Overall, we describe an automated approach to detect intended patient care activities and propose that the method could be used to generate critical insights to promote effective and efficient early mobility protocols for critically ill patients.

Methods

Study participants

The study was conducted in the adult ICU of Intermountain LDS Hospital (Salt Lake City, Utah). Participants included patients admitted to rooms equipped with computer vision depth sensors between August and October 2017, as well as staff entering these rooms. The purpose of this study was to develop and validate computer vision algorithms to detect the occurrence of patient mobility activities, as well as other descriptive attributes of mobility activities such as their duration and the number of personnel assisting. As such, we did not access patient clinical data or quantify the number of patients monitored, as this information was not necessary to validate algorithmic performance. The study protocol was approved by the Intermountain Healthcare Institutional Review Board. Informed consent was waived because the protocol posed no more than minimal risk to participants.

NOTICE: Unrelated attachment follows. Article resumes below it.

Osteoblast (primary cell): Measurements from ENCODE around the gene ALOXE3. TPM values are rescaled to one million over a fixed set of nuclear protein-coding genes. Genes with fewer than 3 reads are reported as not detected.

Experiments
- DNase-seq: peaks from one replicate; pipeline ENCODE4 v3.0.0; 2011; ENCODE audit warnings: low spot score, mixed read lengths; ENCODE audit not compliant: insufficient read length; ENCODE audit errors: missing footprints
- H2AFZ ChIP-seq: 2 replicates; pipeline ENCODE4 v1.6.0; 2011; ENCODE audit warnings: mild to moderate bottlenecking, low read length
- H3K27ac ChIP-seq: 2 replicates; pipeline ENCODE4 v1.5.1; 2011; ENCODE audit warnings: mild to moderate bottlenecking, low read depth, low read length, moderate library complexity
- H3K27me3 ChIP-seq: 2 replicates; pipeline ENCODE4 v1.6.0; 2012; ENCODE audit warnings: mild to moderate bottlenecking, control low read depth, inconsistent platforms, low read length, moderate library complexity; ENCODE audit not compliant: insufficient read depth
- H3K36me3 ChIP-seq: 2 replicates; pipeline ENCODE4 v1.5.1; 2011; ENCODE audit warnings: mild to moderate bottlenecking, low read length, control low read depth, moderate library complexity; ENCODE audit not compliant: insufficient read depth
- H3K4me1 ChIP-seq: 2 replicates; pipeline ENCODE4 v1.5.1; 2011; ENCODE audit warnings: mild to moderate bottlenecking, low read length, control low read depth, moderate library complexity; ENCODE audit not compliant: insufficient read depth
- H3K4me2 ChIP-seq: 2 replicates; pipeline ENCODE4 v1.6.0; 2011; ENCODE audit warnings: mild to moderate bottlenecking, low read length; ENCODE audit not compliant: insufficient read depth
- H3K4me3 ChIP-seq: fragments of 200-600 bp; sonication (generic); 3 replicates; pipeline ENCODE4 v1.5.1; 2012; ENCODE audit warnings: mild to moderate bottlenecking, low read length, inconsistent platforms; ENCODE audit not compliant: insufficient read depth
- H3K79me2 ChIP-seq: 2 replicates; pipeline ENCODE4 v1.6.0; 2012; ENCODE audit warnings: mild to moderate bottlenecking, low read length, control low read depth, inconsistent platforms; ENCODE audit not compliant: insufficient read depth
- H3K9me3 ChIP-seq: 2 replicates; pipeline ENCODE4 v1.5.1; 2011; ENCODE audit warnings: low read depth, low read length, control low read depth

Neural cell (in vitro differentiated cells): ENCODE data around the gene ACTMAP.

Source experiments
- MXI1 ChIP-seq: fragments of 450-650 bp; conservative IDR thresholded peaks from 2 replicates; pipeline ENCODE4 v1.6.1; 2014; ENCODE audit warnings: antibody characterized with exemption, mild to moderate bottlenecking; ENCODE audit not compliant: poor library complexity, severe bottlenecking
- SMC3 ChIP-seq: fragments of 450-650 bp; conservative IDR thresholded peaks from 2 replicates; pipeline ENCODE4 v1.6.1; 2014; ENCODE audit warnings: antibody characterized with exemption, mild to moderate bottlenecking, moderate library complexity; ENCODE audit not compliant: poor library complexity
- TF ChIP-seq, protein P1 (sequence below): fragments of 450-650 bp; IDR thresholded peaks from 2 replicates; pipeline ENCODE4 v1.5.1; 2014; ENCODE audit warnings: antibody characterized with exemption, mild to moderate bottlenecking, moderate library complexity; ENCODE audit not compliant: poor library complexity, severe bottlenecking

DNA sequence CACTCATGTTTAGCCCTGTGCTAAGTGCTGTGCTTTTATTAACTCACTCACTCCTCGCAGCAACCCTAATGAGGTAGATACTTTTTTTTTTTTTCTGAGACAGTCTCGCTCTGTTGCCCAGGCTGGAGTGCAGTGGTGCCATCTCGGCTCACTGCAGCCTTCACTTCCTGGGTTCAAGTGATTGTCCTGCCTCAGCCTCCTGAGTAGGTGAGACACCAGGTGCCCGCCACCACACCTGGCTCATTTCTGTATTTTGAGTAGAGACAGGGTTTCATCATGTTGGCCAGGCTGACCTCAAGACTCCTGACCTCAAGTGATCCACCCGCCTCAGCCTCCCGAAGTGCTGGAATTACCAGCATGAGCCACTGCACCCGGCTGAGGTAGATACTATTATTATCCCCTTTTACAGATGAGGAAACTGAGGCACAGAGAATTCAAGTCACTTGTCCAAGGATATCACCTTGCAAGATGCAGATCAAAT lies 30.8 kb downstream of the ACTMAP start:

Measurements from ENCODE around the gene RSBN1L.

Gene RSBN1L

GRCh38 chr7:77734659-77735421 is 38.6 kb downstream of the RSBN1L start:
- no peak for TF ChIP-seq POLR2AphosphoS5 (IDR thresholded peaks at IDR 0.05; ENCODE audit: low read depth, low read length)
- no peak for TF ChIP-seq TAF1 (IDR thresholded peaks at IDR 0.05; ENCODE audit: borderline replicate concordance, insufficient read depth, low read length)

Data collection and annotation

Depth sensors capture 3D volumetric images of humans and objects based on their distance from the sensor, thereby providing visual information while preserving privacy. Sensors were mounted directly facing the bed in seven individual patient rooms, and image data were collected 24 h a day during the study period (2 months). Supplementary Figure 2 shows a floor plan for the Intermountain LDS Hospital ICU, including the location of each sensor and the relative configuration of each room in the study.